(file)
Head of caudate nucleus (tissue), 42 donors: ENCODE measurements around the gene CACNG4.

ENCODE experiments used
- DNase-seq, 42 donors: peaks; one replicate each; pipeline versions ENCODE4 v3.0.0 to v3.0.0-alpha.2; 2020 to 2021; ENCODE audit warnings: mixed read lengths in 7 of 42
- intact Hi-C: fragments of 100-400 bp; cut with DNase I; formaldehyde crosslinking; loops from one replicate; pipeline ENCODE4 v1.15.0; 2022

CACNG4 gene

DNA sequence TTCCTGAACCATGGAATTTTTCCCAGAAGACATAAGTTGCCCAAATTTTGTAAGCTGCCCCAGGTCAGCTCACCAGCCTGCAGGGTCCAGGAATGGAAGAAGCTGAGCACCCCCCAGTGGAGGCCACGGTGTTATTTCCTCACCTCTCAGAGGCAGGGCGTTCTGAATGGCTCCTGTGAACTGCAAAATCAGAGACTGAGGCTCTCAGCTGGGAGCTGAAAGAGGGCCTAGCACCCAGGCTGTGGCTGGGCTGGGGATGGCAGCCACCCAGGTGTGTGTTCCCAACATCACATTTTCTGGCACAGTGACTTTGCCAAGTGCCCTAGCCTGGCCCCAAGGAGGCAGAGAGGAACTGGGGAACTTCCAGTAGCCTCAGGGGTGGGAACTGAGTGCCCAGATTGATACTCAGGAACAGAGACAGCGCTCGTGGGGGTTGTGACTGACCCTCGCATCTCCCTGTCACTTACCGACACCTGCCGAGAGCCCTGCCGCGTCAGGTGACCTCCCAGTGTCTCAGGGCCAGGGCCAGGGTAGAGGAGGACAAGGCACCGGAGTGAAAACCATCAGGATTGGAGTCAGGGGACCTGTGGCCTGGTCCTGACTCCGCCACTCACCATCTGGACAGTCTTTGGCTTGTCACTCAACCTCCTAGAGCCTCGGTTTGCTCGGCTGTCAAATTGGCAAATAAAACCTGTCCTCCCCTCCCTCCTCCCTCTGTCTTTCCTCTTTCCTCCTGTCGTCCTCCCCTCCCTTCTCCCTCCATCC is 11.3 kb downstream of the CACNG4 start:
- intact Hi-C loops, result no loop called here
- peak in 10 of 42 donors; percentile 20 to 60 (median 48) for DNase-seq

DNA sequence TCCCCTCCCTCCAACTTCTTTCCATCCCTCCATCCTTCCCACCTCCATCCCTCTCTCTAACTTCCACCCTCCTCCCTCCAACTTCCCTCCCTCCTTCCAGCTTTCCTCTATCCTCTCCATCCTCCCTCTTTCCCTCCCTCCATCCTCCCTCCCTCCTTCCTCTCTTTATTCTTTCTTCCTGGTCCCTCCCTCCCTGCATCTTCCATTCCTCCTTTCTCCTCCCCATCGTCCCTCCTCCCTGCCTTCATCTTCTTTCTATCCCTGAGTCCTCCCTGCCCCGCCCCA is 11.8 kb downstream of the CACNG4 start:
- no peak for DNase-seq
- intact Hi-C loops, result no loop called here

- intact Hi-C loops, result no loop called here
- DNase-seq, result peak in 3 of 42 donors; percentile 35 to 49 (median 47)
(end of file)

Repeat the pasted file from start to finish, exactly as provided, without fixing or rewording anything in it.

Head of caudate nucleus (tissue), 42 donors: ENCODE measurements around the gene CACNG4.

ENCODE experiments used
- DNase-seq, 42 donors: peaks; one replicate each; pipeline versions ENCODE4 v3.0.0 to v3.0.0-alpha.2; 2020 to 2021; ENCODE audit warnings: mixed read lengths in 7 of 42
- intact Hi-C: fragments of 100-400 bp; cut with DNase I; formaldehyde crosslinking; loops from one replicate; pipeline ENCODE4 v1.15.0; 2022

CACNG4 gene

DNA sequence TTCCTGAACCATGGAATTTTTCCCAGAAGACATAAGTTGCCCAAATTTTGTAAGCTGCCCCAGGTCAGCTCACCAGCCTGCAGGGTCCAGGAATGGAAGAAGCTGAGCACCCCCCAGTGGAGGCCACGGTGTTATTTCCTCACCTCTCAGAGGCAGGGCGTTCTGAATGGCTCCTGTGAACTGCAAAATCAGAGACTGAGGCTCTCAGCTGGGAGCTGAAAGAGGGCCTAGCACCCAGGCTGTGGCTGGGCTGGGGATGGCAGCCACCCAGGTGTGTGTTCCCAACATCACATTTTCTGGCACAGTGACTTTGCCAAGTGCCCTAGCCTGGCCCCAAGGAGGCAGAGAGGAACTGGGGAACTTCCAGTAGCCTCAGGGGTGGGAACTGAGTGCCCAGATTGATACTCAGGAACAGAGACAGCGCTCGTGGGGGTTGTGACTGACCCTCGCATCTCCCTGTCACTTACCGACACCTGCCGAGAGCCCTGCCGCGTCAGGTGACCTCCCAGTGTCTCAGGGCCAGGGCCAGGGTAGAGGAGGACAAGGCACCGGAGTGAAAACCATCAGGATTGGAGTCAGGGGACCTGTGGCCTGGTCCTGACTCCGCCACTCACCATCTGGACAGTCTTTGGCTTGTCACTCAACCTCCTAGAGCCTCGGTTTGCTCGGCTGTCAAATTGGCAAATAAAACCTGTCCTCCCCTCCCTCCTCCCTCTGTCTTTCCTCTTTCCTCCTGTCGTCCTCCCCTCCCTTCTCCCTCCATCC is 11.3 kb downstream of the CACNG4 start:
- intact Hi-C loops, result no loop called here
- peak in 10 of 42 donors; percentile 20 to 60 (median 48) for DNase-seq

DNA sequence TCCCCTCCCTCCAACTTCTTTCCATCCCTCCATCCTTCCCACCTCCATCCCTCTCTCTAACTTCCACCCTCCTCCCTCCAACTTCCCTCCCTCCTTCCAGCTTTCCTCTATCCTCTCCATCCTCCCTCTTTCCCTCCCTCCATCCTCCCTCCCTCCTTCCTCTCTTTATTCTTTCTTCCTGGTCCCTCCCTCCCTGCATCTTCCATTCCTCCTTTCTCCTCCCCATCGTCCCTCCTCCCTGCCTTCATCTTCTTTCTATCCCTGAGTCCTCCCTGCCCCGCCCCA is 11.8 kb downstream of the CACNG4 start:
- no peak for DNase-seq
- intact Hi-C loops, result no loop called here

- intact Hi-C loops, result no loop called here
- DNase-seq, result peak in 3 of 42 donors; percentile 35 to 49 (median 47)